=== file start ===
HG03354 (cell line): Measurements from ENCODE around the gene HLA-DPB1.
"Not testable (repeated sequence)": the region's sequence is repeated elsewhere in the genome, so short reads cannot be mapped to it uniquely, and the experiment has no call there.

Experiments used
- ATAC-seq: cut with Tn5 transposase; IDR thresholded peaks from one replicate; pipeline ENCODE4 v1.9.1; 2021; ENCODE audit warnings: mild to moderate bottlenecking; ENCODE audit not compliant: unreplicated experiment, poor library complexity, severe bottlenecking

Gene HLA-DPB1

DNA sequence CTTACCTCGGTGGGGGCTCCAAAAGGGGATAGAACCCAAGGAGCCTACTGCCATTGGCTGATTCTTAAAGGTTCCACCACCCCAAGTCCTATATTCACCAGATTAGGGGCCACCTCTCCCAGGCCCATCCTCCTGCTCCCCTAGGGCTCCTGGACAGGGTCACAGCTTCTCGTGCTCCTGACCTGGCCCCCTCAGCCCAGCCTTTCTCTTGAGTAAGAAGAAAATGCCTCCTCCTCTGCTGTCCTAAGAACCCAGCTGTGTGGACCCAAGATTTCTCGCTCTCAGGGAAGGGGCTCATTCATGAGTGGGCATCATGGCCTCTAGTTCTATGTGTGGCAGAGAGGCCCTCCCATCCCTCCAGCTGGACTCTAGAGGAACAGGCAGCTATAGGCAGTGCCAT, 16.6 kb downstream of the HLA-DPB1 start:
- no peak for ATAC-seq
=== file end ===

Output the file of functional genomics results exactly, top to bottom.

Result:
HG03354 (cell line): Measurements from ENCODE around the gene HLA-DPB1.
"Not testable (repeated sequence)": the region's sequence is repeated elsewhere in the genome, so short reads cannot be mapped to it uniquely, and the experiment has no call there.

Experiments used
- ATAC-seq: cut with Tn5 transposase; IDR thresholded peaks from one replicate; pipeline ENCODE4 v1.9.1; 2021; ENCODE audit warnings: mild to moderate bottlenecking; ENCODE audit not compliant: unreplicated experiment, poor library complexity, severe bottlenecking

Gene HLA-DPB1

DNA sequence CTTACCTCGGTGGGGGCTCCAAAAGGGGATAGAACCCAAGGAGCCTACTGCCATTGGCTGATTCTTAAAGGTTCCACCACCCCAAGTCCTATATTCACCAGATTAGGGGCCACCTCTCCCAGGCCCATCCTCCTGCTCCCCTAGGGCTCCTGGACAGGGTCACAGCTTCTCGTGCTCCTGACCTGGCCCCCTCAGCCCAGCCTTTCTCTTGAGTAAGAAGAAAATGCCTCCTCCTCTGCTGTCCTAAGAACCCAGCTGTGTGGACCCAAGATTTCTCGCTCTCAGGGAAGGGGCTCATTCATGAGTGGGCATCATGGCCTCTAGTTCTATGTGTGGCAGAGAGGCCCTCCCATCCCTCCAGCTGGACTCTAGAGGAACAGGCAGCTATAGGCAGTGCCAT, 16.6 kb downstream of the HLA-DPB1 start:
- no peak for ATAC-seq